This column originally appeared in the September 17, 2015 edition of the Herald Weekly. I decided to re-post this piece after the FB dialogue this weekend with Sen. Jeff Tarte and others and after reading the recent opinion piece in the Observer by Yaël Ossowski. Mr. Ossowski touches on a number of alcohol related laws in need of revising, including Sunday alcohol sales. But he also references the popular “Craft Freedom” movement attempting to revise the current distribution scheme for brewers in the state. I’m glad state legislators (and even the Observer editorial staff) are finally coming around to changing this decades old rigged system, but you have to ask what took so long (or you can just be a cynic and assume campaign contributions from a certain special interest group kept the rigged system in place for so long…). Apparently brewers just needed a catchy social media campaign to get the attention of legislators since basic arguments against protectionism failed to be persuasive.
Hopefully my #SundayEquality campaign will eventually have the same success in the legislature as the Craft Freedom campaign seems to be having.
Huntersville residents and all North Carolinians of legal drinking age should be allowed the choice to purchase alcohol anywhere it is sold before noon on Sunday. (For the purpose of this column, I’m referring to beer and wine only.)
The current reason this choice is not allowed is due to N.C. General Statute 18B-1004(c) which states, “It shall be unlawful to sell or consume alcoholic beverages on any licensed premises from the time at which sale or consumption must cease on Sunday morning until 12:00 Noon on that day.”
This is an antiquated law that needs to be repealed.
Why restrict alcohol purchases before noon on Sundays only instead of enacting the same time restriction every day of the week?
Why only ban the sale or consumption of alcohol before noon, but not the wholesale delivery of alcohol before noon as outlined in the exception granted to wholesalers in 18B-1004(e)?
These would be questions a reasonable person would ask if they had never heard of “blue laws” or our state’s limit on Sunday alcohol sales. I emailed every legislator in the General Assembly and the Governor and requested any rational reason for continuing to enforce N.C.G.S. 18B-1004(c); I received very few responses.
Sen. Jeff Tarte’s response was representative of the few responses I did receive – why change the status quo?
“I have no problem with the current situation because the vast majority of citizens have expressed no issue with the current law,” he wrote. “Nothing more and nothing less.”
Understood, but I would argue the lack of citizens explicitly requesting the law be changed is not evidence of their continued support of the status quo.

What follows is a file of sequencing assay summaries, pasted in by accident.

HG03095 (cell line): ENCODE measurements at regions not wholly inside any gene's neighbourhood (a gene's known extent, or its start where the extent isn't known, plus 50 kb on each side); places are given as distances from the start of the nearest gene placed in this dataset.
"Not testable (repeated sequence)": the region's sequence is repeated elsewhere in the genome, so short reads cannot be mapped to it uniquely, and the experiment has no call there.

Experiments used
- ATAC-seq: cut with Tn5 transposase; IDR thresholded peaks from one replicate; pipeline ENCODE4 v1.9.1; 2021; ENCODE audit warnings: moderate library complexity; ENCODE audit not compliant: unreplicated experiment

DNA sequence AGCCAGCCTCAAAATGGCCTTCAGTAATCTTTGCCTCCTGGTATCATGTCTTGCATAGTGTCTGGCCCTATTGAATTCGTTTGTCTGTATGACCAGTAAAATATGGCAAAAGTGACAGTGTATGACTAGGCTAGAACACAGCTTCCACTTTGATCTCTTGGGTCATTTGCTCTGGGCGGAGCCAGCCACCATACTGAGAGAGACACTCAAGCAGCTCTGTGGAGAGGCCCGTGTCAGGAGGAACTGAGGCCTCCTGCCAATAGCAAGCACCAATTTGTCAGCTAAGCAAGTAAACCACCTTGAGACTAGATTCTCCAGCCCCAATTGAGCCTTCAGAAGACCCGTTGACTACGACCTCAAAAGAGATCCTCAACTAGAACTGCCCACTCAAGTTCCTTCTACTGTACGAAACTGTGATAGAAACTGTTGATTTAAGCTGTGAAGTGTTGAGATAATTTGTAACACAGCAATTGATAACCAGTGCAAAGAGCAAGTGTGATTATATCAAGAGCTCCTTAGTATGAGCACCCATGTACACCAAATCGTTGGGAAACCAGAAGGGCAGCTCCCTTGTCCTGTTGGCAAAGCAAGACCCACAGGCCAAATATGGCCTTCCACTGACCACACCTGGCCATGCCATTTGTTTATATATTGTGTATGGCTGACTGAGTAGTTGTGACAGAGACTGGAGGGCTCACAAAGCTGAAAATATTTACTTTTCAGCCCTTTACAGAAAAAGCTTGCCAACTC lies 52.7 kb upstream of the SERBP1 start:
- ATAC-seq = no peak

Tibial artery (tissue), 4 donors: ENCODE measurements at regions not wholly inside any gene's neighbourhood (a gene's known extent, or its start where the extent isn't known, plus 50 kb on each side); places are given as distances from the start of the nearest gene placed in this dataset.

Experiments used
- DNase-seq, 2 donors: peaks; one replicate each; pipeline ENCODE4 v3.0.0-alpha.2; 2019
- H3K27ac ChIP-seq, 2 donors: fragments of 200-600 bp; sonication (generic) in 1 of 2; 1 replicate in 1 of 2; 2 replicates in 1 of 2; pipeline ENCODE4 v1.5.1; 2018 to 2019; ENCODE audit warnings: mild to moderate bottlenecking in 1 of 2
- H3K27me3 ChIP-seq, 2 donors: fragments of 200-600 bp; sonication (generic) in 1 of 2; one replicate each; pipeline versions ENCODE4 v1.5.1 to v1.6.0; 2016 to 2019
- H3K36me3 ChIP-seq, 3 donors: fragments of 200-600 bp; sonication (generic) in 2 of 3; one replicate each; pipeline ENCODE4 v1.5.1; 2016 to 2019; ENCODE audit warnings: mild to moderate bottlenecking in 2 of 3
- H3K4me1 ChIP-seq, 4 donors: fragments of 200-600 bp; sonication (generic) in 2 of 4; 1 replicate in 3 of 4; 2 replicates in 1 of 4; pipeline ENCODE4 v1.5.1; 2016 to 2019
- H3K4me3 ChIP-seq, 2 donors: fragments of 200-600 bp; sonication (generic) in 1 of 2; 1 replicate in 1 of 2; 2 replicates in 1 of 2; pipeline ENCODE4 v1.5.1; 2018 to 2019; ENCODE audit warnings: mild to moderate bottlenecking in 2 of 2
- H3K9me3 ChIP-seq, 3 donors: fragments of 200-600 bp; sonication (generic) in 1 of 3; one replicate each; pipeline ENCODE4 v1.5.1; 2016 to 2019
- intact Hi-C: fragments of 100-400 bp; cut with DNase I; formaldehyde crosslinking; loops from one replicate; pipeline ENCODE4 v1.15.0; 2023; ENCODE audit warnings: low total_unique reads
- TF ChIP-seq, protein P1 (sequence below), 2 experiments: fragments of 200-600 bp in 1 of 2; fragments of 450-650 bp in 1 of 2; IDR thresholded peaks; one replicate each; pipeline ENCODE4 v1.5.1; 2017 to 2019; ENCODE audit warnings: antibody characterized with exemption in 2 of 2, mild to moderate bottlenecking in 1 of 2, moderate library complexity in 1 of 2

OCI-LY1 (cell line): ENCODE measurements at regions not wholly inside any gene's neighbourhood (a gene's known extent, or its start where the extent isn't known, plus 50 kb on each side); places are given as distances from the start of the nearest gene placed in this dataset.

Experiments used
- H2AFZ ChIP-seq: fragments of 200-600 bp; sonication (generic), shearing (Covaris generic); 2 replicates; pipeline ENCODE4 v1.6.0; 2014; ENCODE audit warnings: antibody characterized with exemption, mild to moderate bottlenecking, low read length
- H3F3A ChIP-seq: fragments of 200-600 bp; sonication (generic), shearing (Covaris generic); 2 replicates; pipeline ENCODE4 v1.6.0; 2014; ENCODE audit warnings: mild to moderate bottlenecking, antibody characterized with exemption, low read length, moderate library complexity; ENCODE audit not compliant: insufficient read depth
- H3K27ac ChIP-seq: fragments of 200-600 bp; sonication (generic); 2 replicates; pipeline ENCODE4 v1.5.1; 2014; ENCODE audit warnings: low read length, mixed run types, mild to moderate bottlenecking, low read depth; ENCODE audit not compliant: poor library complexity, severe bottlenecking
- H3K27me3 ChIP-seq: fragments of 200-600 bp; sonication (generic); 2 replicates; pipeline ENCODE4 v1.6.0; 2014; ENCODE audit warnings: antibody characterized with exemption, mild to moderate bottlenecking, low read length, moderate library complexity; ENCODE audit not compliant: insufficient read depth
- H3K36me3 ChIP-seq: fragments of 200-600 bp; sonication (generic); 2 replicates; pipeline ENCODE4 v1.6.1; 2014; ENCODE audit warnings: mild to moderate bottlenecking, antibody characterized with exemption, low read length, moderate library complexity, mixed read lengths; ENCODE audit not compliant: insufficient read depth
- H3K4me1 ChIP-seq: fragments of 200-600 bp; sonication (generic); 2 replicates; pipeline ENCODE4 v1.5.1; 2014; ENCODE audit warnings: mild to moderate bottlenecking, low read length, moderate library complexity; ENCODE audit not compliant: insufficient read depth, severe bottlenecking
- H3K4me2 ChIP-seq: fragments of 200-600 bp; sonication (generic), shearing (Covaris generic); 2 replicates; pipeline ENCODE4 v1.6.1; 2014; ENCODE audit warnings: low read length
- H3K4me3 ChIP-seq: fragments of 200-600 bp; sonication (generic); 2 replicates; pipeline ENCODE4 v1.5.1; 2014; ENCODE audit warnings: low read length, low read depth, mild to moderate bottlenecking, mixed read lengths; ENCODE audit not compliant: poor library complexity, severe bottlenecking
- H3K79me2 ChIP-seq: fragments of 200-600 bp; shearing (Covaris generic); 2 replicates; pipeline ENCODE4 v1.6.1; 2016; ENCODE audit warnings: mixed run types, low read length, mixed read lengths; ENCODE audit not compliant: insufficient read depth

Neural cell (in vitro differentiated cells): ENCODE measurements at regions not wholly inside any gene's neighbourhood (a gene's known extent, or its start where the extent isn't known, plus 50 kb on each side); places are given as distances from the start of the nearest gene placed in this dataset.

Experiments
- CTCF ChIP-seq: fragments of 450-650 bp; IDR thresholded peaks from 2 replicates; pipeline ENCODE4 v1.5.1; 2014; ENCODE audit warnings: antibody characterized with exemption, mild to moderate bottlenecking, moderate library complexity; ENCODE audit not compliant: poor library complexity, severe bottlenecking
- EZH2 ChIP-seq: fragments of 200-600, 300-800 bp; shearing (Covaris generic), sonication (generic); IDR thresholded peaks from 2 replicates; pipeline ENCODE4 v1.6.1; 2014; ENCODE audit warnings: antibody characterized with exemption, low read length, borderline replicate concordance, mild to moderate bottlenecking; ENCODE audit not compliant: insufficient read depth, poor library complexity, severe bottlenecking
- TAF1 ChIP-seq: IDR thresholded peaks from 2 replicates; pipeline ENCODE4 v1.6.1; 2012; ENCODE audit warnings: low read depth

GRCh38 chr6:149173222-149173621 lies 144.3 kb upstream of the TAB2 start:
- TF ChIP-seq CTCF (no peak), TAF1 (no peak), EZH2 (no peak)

It’s not my intent to delve into the implied religious basis of this and other so-called “blue laws” here, but maybe a reader can point to the place in the Bible where it prohibits the sale of alcohol before noon Eastern Standard Time on Sunday? And what about Friday and Saturday? These days are considered to be Sabbath or significant by two of the largest religious groups in the world.
If the General Assembly won’t extend the statewide ban on the sale of alcohol before noon on Sunday for the entire week, surely they should respect the traditions of two of the largest religious groups in the world and also ban the sale of alcohol before noon on Friday and Saturday, right?
I recently spoke with representatives of the growing craft-beer scene in Huntersville and Cornelius for their opinions on this issue. Ray Steimel, co-owner of Primal Brewery, said the law doesn’t affect his business much because most of his customers don’t arrive until around 2 p.m. on Sundays.
But he did express frustration with the law as a consumer, as did Matt Glidden, owner of Ass Clown Brewery in Cornelius, citing Sundays on Lake Norman as an example. Glidden said he would love to at least have the option to open and sell alcohol before noon on Sundays for special events, but since this option isn’t available, he stated the law is, “out of sight, out of mind.”
Primal is currently open on Sundays, while Ass Clown is not. Glidden doesn’t think craft beer businesses would be greatly affected by a change in the law, but he does feel the coming craft distillery boom is going to be greatly hampered by both the noon prohibition and also the current monopoly on spirituous liquor sales in N.C. enforced by the ABC Commission.
The Sunday alcohol sales time was last changed more than 20 years ago. It’s past time for another change. I welcome readers to provide their own rational reasons for maintaining the status quo if they disagree.